The San Antonio city council can. Last week its members voted 10-1 against a proposal to name the city's new baseball park Miller Lite Stadium. Through Halo, its San Antonio distributor, Miller had offered to contribute $1 million to help build the park for the San Antonio Missions (a Class AA franchise in the Texas League affiliated with the Los Angeles Dodgers) in exchange for having the stadium named after its product. But hundreds of residents called or wrote the council to protest the idea, both because they found it unseemly to name the stadium after an alcoholic beverage and because they objected to naming the park after a company that would contribute only 10% of its cost. The council took the hint. "I've never been in this position before," said O'Malley. "I've got a check for a million bucks, and nobody wants it."
Nothing like having the support of the home fans when times are tough, eh?
The NBA Minnesota Timberwolves were 19-52 at week's end, but that's not the bad news. The bad news is that only 2% of the fans who responded to a recent poll by the St. Paul Pioneer-Press named the Timberwolves as their favorite team.
The NHL Dallas Stars, who moved to Texas from Minnesota last year, drew 5%.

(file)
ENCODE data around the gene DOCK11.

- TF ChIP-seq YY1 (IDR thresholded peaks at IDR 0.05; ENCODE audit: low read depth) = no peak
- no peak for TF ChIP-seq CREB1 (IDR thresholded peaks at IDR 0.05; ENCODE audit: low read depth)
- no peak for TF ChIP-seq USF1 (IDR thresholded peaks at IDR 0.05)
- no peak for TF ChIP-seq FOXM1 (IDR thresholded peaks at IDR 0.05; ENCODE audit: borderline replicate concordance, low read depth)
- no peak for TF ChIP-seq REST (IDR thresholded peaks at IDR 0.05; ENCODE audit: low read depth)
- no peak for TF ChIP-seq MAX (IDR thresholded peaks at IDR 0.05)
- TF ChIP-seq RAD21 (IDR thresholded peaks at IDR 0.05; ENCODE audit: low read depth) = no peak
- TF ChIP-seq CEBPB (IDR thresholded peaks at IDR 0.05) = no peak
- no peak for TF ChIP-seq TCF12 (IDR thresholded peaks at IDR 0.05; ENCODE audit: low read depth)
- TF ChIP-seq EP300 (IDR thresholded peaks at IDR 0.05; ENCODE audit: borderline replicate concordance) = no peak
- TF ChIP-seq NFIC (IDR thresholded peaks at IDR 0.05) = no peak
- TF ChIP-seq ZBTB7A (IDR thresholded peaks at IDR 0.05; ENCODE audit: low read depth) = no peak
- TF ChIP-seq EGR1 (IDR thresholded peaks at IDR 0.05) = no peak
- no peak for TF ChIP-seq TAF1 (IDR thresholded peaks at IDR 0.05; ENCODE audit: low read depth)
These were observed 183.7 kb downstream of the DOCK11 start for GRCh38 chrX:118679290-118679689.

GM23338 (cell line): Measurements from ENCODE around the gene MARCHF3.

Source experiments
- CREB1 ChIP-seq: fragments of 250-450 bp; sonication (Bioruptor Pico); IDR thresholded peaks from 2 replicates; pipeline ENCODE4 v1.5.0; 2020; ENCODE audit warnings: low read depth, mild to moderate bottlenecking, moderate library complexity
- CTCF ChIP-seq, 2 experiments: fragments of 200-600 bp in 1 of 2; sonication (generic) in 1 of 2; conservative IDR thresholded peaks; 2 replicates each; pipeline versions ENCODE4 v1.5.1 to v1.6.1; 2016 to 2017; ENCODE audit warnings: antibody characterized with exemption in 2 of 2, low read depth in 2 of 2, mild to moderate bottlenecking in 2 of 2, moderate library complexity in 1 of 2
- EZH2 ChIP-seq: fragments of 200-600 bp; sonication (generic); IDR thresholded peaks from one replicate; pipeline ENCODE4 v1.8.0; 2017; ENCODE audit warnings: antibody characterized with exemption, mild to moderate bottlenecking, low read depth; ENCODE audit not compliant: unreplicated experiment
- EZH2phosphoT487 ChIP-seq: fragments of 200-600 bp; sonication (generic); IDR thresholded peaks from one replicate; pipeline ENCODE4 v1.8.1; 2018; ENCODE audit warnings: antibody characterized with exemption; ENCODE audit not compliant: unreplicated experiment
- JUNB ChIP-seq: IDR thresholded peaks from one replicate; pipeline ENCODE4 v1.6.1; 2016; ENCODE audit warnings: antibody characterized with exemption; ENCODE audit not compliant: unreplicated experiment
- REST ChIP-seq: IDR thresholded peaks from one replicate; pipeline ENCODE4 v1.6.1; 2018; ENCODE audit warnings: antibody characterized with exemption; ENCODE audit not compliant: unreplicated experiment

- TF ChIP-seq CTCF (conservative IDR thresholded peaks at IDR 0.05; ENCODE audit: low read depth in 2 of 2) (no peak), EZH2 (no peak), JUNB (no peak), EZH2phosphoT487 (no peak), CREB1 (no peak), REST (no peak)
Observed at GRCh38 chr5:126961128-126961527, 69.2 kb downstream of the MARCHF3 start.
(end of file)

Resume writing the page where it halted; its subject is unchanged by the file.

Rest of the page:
Since the start of the Whitbread Round the World Race in Southampton, England, six months ago, the French maxi yacht La Poste has survived a damaged mizzenmast, pounding gales, two straight weeks of rain and bitter cold in the South Atlantic Ocean, and icebergs off Cape Horn. All that, though, was nothing compared to the crew's Kafkaesque encounter with Uruguay's justice system.
At 4 p.m. last Saturday, La Poste departed Punta del Este on the fifth and penultimate leg of the 32,000-mile Whit-bread with only 11 of her 15 crew members on board. Left behind in a Uruguayan jail as the 85-foot yacht set out on the 5,475-mile journey to Fort Lauderdale were Patrick Deloffe, Yves Kernaleguen, Pascal Lassus and Florent Rupert. The first two had been charged with assault and deprivation of liberty, the second pair with only the latter charge following a bungled burglary, even though they were the intended victims.
On March 20 six of La Poste's crewmen returned to their rented house in Punta del Este, where they discovered a burglar. They subdued the intruder, tied him up and notified the police. For their trouble the six were hauled in by Uruguayan police (two were released a short time later) and charged with assaulting and illegally detaining the alleged burglar.
Police in Maldonado said, "The Uruguayan citizen was charged without imprisonment with the crime of attempted burglary." Why the four Frenchmen were charged and imprisoned is only one of the issues La Poste management and race officials are trying to sort out.